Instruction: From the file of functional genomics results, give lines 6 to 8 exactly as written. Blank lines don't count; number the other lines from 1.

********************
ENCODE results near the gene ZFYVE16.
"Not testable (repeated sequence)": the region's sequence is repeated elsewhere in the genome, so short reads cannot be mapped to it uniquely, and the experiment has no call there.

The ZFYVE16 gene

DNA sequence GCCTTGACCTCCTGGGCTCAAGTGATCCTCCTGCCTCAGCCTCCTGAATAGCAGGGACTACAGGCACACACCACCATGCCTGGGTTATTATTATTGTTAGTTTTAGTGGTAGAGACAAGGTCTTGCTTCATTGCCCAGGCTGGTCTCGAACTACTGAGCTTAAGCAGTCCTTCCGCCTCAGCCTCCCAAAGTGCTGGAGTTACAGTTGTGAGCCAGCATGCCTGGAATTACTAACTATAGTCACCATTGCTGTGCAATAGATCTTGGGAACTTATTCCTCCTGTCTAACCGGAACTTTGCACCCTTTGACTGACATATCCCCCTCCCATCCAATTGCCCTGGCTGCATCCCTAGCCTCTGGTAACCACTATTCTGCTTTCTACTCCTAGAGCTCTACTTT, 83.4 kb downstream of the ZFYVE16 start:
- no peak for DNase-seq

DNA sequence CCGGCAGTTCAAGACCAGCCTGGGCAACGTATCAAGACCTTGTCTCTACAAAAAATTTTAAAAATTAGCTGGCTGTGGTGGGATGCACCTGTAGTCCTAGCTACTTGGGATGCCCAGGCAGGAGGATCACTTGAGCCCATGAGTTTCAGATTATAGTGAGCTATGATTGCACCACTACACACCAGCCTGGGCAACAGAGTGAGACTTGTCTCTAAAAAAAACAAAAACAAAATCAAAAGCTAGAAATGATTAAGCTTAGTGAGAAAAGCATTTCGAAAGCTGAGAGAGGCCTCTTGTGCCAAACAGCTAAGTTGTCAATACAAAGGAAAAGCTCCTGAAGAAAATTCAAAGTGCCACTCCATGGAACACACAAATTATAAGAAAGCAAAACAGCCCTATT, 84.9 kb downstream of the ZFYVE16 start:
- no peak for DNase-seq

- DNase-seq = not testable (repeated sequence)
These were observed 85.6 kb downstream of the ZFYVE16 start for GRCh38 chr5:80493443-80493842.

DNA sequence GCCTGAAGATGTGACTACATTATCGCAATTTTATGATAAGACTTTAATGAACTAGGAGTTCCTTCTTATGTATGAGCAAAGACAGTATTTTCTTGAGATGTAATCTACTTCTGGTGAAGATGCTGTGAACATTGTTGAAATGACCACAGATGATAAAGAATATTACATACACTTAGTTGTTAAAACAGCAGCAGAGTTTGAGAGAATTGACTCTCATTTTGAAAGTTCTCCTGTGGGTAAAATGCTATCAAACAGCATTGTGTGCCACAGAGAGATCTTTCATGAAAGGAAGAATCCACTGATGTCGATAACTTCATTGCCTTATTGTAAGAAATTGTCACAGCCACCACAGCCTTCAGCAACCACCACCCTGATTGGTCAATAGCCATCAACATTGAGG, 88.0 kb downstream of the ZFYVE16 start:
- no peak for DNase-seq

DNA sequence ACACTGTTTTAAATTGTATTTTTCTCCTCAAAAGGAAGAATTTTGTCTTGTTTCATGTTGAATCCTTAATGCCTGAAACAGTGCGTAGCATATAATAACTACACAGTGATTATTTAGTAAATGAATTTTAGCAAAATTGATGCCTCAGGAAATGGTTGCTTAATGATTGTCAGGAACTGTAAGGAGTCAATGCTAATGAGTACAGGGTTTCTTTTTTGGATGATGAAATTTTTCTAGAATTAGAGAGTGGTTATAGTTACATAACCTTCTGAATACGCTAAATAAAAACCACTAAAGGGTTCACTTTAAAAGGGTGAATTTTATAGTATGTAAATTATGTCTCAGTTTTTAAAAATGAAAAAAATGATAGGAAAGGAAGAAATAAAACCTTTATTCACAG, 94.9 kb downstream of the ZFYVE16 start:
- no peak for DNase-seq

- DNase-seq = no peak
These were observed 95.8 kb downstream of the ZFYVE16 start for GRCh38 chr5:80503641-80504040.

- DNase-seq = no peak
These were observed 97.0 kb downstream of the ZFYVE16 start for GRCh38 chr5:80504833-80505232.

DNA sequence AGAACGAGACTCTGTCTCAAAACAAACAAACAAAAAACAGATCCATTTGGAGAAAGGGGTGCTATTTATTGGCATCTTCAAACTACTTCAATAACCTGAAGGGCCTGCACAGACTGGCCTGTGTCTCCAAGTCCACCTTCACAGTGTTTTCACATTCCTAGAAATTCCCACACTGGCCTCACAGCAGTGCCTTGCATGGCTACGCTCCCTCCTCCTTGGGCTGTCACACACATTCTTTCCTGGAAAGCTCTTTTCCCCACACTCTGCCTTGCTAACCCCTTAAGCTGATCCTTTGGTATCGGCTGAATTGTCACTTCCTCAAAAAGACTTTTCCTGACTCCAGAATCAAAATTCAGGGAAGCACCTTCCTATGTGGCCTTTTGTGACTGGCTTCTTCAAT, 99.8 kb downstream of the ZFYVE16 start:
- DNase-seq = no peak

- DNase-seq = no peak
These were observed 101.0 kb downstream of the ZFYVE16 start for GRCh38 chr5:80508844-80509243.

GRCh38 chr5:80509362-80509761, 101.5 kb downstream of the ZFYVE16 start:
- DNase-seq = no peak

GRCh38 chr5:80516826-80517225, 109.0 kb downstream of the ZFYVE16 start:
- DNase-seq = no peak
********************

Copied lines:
DNA sequence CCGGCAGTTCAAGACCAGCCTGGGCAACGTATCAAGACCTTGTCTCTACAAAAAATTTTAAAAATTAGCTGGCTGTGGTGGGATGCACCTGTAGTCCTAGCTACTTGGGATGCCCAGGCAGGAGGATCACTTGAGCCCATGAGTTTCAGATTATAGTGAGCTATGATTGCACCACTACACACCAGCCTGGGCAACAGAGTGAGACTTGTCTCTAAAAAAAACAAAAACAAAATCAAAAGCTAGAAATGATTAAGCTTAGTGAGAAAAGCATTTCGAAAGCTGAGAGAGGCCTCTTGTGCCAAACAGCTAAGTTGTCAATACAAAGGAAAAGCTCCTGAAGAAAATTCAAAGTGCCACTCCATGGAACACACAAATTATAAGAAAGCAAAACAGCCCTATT, 84.9 kb downstream of the ZFYVE16 start:
- no peak for DNase-seq

- DNase-seq = not testable (repeated sequence)